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How I am going to use Git branches

Updated on May 27, 2012 at the 23th hour
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DISCLAIMER: Expressed views on this blog are my own.

I had no idea until my internship that you could deviate from the master branch with multiple branches with different changes then modify the master branch and then merge master's changes into the branches and eventually merge youre features on to master. Well, I knew you could create multiple branches, I just never figured that I'd want to modify the master branch once I'd made a branch from it. I now appreciate how git makes life easier especially with its demarcations of conflicts between branches you are attempting to merge.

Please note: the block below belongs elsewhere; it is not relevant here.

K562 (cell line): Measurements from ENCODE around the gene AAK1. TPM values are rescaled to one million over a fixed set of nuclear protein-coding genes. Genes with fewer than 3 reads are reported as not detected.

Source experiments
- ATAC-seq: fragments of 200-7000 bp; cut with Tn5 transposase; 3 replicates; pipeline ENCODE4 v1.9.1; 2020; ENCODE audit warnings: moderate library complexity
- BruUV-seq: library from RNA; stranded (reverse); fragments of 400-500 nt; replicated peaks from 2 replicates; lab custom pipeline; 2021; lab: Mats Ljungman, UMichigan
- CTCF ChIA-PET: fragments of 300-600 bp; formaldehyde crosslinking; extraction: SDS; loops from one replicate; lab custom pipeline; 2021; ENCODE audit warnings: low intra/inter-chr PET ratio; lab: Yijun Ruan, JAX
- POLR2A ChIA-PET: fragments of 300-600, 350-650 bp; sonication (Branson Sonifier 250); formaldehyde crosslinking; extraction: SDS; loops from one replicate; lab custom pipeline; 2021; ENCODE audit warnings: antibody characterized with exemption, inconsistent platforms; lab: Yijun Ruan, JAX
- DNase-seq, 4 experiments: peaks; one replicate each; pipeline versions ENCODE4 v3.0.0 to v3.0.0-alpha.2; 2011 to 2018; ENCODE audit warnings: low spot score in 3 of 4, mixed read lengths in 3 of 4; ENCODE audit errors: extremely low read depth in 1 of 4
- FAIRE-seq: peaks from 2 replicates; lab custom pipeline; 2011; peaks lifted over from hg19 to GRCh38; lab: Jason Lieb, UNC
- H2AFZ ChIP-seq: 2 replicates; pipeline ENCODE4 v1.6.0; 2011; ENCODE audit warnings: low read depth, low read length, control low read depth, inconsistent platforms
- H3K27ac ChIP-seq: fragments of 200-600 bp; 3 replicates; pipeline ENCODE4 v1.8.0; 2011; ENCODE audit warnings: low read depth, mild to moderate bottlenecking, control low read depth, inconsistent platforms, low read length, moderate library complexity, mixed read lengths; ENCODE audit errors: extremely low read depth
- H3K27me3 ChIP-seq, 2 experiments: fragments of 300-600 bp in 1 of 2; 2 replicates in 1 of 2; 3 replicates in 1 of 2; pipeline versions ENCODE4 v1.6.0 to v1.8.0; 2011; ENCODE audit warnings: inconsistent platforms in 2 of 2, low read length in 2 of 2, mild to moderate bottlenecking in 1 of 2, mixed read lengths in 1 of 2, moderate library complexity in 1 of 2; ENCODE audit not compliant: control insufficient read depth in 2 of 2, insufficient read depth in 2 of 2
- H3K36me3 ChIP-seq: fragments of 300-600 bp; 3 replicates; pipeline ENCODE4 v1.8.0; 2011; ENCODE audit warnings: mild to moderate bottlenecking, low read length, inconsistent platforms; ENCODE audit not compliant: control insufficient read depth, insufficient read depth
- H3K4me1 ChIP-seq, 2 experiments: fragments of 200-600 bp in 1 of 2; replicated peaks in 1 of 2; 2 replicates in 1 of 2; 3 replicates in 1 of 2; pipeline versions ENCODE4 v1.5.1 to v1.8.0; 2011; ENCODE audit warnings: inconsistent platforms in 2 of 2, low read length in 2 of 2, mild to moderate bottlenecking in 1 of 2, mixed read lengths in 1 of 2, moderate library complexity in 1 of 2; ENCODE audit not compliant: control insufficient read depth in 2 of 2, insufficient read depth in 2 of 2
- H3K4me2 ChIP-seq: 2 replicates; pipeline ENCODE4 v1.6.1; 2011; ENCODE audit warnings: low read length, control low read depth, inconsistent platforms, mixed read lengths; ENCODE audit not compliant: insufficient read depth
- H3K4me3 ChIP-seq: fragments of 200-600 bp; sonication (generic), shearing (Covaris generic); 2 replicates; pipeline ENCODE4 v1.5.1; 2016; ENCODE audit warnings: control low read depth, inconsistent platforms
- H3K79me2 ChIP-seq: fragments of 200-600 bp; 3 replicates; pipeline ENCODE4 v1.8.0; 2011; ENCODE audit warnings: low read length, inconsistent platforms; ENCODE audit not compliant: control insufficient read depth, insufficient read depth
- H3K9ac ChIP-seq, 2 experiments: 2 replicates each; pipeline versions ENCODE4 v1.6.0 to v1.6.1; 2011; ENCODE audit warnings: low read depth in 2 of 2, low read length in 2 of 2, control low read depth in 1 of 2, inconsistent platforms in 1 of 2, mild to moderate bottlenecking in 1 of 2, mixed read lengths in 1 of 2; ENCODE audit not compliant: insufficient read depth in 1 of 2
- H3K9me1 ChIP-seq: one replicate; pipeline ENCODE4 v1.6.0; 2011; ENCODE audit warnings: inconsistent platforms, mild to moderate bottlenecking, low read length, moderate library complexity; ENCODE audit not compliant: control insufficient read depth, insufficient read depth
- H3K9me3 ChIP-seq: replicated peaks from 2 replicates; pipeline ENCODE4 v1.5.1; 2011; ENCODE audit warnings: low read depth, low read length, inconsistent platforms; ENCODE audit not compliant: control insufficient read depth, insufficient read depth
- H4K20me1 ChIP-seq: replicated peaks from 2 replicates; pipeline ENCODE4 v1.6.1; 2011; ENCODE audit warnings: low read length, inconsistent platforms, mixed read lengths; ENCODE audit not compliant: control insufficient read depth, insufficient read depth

Basically the structure can be like this:




and you can switch between the two, which makes sense and then merge to master or merge the two branches or how ever your workflow goes.

Usually, I use this structure:



which made sense to me. Make all changes you want and then merge to master. Simple and it works.

Using the first structure means that you are compartmentalizing your features, which is probably better for big teams, as things can change and to do code reviews. To get rid of a feature, you could easily get rid of the branch without modifying anything more. Whereas, if you used it the way I always did, then you'd have to go into the code and start removing shit and breaking things until it worked or lazily leave it alone and go onto another feature.


I won't change to the features branch structure yet as I don't exactly need to at this point, but in the future I will.
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